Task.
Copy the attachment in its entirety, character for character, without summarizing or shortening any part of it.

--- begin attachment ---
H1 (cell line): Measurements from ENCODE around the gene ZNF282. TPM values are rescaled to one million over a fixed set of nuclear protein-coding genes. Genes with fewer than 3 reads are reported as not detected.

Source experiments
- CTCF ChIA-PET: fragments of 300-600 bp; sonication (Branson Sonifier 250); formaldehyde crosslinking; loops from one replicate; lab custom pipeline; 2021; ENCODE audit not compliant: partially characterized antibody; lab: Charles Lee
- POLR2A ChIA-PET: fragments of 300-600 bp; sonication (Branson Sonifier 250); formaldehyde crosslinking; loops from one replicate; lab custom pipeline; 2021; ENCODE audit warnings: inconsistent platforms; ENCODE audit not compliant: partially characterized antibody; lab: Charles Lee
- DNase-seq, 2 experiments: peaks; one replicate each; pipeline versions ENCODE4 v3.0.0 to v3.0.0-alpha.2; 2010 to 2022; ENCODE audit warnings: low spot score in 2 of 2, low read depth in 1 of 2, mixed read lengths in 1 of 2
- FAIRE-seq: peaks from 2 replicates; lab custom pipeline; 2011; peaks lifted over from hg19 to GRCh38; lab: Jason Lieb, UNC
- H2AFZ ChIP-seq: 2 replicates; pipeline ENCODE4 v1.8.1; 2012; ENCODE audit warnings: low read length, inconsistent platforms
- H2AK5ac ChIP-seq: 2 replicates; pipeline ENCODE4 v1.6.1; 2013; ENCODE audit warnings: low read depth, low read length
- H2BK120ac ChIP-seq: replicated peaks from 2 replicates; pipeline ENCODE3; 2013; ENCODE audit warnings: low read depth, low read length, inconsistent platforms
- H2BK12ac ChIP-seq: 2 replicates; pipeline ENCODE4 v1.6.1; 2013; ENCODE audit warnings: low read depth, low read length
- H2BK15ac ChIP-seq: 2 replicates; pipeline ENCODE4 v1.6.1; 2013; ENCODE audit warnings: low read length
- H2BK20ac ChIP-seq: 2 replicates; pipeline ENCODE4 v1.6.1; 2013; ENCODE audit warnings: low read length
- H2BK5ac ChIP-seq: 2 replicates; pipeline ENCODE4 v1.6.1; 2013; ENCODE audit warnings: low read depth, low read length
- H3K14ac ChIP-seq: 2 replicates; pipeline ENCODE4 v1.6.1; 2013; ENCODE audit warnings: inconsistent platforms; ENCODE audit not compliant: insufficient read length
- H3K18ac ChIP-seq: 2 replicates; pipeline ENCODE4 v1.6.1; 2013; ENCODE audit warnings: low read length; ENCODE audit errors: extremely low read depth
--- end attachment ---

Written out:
H1 (cell line): Measurements from ENCODE around the gene ZNF282. TPM values are rescaled to one million over a fixed set of nuclear protein-coding genes. Genes with fewer than 3 reads are reported as not detected.

Source experiments
- CTCF ChIA-PET: fragments of 300-600 bp; sonication (Branson Sonifier 250); formaldehyde crosslinking; loops from one replicate; lab custom pipeline; 2021; ENCODE audit not compliant: partially characterized antibody; lab: Charles Lee
- POLR2A ChIA-PET: fragments of 300-600 bp; sonication (Branson Sonifier 250); formaldehyde crosslinking; loops from one replicate; lab custom pipeline; 2021; ENCODE audit warnings: inconsistent platforms; ENCODE audit not compliant: partially characterized antibody; lab: Charles Lee
- DNase-seq, 2 experiments: peaks; one replicate each; pipeline versions ENCODE4 v3.0.0 to v3.0.0-alpha.2; 2010 to 2022; ENCODE audit warnings: low spot score in 2 of 2, low read depth in 1 of 2, mixed read lengths in 1 of 2
- FAIRE-seq: peaks from 2 replicates; lab custom pipeline; 2011; peaks lifted over from hg19 to GRCh38; lab: Jason Lieb, UNC
- H2AFZ ChIP-seq: 2 replicates; pipeline ENCODE4 v1.8.1; 2012; ENCODE audit warnings: low read length, inconsistent platforms
- H2AK5ac ChIP-seq: 2 replicates; pipeline ENCODE4 v1.6.1; 2013; ENCODE audit warnings: low read depth, low read length
- H2BK120ac ChIP-seq: replicated peaks from 2 replicates; pipeline ENCODE3; 2013; ENCODE audit warnings: low read depth, low read length, inconsistent platforms
- H2BK12ac ChIP-seq: 2 replicates; pipeline ENCODE4 v1.6.1; 2013; ENCODE audit warnings: low read depth, low read length
- H2BK15ac ChIP-seq: 2 replicates; pipeline ENCODE4 v1.6.1; 2013; ENCODE audit warnings: low read length
- H2BK20ac ChIP-seq: 2 replicates; pipeline ENCODE4 v1.6.1; 2013; ENCODE audit warnings: low read length
- H2BK5ac ChIP-seq: 2 replicates; pipeline ENCODE4 v1.6.1; 2013; ENCODE audit warnings: low read depth, low read length
- H3K14ac ChIP-seq: 2 replicates; pipeline ENCODE4 v1.6.1; 2013; ENCODE audit warnings: inconsistent platforms; ENCODE audit not compliant: insufficient read length
- H3K18ac ChIP-seq: 2 replicates; pipeline ENCODE4 v1.6.1; 2013; ENCODE audit warnings: low read length; ENCODE audit errors: extremely low read depth